Warning to anyone using reusable shopping bags over ‘killer bugs’
REUSABLE shopping bags could be a threat to you and your family’s heath, experts have warned.
While the so called ‘bags-for-life’ are much better for the environment, the Food Standards Authority (FSA) warns the trusty tote could lead to cross-contamination.
This is because while we lug our food shopping back home foods are likely to spill and uncooked foods like meat and veg can come face to face, which add to the germy effect.
In fact, one 2011 study found that among randomly-collected reusable bags, bacteria were found in almost all of them.
Specifically escherichia coli – or E.coli – was found in 8 per cent of all the bags.
The bug, found in the intestines of humans and animals, can cause food poisoning, serious infection and in some cases, death.
Of course, not every strain of E.coli is going to harm you, and not every bug inside your bag will come into contact with your mouth.
But still, “these results indicate that reusable bags, if not properly washed on a regular basis, can play a role in the cross-contamination of foods,” researchers said.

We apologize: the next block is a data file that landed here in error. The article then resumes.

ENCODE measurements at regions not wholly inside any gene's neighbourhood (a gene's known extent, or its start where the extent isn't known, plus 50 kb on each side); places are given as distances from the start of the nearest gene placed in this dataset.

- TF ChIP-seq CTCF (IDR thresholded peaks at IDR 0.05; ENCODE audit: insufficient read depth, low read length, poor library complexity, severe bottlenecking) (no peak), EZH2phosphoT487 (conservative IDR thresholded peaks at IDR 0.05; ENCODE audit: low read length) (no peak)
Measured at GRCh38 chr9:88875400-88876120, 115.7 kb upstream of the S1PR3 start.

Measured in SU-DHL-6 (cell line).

In these bags, it’s possible for raw food like vegetables to come into contact with some germs, and then not get washed off.
This is why the NHS suggests you always wash your raw food before you eat it.
The Centre for Disease Control goes so far as to suggest people should keep their veggies separate from meat while packing your shopping.
Raw meat can harbour lots of dangerous bacteria, including e.coli.
“When meat juices were added to bags and stored in the trunks of cars for two hours, the number of bacteria increased 10-fold, indicating the potential for bacterial growth in the bags,” the study found.
How to protect your family
Before you chuck out all your bags and give up on being green for good, cleaning experts, from One Stop Cleaning Shop, have some tips on how best to keep your bags hygienic. .
They said: “For bags that are made from cotton, or other materials such as polyester, these can generally be machine washed like how you would normally wash these materials.
“We recommend that you put them on a hot water setting (the hottest the material can stand without shrinking) with a detergent. This way the hot water as well as the detergent will kill any nasty germs lurking in the bag!”
What are the symptoms of infection?
Some E.coli strains produce toxins (Shiga toxins) that can cause severe illness.
One common strain called E.coli 0157 produces such toxins and is usually responsible for the outbreaks that are covered by the news.
Smptoms of this strain are severe stomach cramps, vomiting, and diarrhoea that may be bloody.
These typically last up to seven days if there are no complications, but some infections can be severe and may be life-threatening.
A particular life-threatening complication called haemolytic uremic syndrome (HUS) may develop in up to 10 per cent of people infected with a toxin-producing form of E.coli.
This is a severe kidney-related complication that may, in extreme cases, lead to renal failure and the need for renal replacement therapy.
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